Positive airway pressure (PAP) therapy is widely known as the gold standard of care for patients with sleep apnea,1 and PAP compliance and adherence are common terms in the realm of sleep medicine. PAP compliance reports can help to determine if a set pressure is working, whether or not the range for an auto-PAP is appropriate and a treasure trove of other data that can help paint the picture for how a patient is tolerating, or better yet, succeeding with their PAP therapy.
Oral appliances and apparatus have been in existence in one way or another since 1923 when a dental surgeon and physician named Pierre Robin found that babies with micrognathia and posteriorly placed tongue (glossoptosis) not only had difficulty with feeding, but also had issues with breathing in general.1 It was from these observations, and the previous work of Lannelongue and Menard in 1891,1 that Robin subsequently published the first case of an infant with the complete Pierre Robin Syndrome (PRS) (sequence) in 1926.2 The idea of posteriorly positioned tongues and lower jaws narrowing the pharyngeal airway in general, outside of PRS, was to be further postulated for the next 30 years and a generation of dental academics.
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AAST recently celebrated Sleep Technologists Appreciation Week (STAW) Oct. 23-29, 2022. The week, which recognizes the numerous accomplishments made by sleep professionals in sleep disorders centers, laboratories, educational facilities and within AAST this past year, is a time for celebration around the world.
Many studies have been done to assess the North American population for the presence of obstructive sleep apnea (OSA). These studies have shown that up to 80% of all patients with moderate to severe sleep apnea have not yet been diagnosed.1 With the population aging and obesity on the rise, we are not making a dent into this statistic, despite the growing awareness and the advancements in home sleep testing.
Continuous positive airway pressure (CPAP) is the gold standard treatment for obstructive sleep apnea (OSA). In OSA, the upper airway muscle tone reduces excessively during sleep, allowing structures supported by these muscles to collapse into and block airflow partially or fully. CPAP treatment involves blowing slightly pressurized air through a mask, which fits over the nose and/or mouth, to push against airway structures so they do not collapse into the airway during sleep. Unfortunately, many patients are not compliant with CPAP treatment because of discomfort from the pressure or mask and adverse effects (e.g., aerophagia [air in the stomach]).
Sleep Technologists Appreciation Week (STAW) 2022 will take place Oct. 23-29. The week allows the sleep community to applaud the numerous accomplishments made in sleep disorders centers, laboratories, educational facilities and within AAST this past year. STAW will be here before you know it — so don’t hit the snooze button on planning! Below are a few ways you can prepare to celebrate in the days and weeks leading up to STAW.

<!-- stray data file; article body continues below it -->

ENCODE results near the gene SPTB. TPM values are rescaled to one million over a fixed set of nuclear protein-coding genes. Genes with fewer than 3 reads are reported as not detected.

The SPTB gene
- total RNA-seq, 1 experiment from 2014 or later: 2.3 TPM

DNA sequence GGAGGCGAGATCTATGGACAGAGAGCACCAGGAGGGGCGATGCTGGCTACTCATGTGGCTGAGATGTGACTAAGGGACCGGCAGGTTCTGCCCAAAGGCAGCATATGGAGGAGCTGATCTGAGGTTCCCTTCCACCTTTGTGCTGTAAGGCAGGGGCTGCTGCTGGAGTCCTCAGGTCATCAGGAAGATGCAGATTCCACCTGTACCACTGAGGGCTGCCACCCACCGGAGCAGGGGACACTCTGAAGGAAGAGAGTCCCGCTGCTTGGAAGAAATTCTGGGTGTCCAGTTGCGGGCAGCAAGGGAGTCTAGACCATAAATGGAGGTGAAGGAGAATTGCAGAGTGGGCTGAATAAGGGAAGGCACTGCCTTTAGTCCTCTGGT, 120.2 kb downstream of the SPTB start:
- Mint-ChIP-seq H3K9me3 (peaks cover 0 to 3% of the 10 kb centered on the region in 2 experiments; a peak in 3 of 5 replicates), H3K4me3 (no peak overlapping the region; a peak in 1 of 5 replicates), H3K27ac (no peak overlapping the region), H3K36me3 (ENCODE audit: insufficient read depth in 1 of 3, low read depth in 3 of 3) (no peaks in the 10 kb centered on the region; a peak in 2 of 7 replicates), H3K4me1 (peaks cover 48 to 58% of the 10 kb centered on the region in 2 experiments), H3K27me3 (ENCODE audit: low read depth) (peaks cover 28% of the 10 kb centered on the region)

Since the early 1980s when the first patients with severe obstructive sleep apnea (OSA) were successfully treated by a prototype continuous positive airway pressure (CPAP) device made from a vacuum cleaner motor, the field of sleep medicine has been dominated by device-based therapies that aim to open the airway mechanically during sleep. Whether they work by using pressurized air as a splint, pulling the lower jaw forward, stimulating the tongue to move and stiffen with each breath or prevent sleep in the supine position, existing OSA treatment devices have one thing in common: they only work while they are used during sleep. While countless users have experienced the life-changing benefits of treating their OSA, many have wondered whether they could train their body to breathe normally without the use of a nighttime device. Now, for the first time, a device designed to do just that is commercially-available for people suffering from primary snoring and mild OSA.
The coronavirus pandemic has affected every facet of our lives, from how we work to where we spend our free time. Less often discussed is how COVID-19 has affected how we sleep, and the underlying phenomenon of “coronasomnia.”
A vital component of a full night polysomnogram is the monitoring of a patient’s heart rate and rhythm via the electrocardiogram (EKG) channel, as it gives a graphical illustration of the electrical activity of the heart and provides an important tool for maintaining patient safety. Understanding the components of the EKG is central to identifying heart rate and rhythm disturbances and assessing a patient’s cardiovascular status.
The new Virtual Patient Monitoring module series from AAST is a timely education series which supports the change in practices we are seeing in managing our sleep disordered patients and sleep wellness. I am pleased to be able to share a brief overview of the importance of a remote patient monitoring and coaching program, the topic of the first module in the series.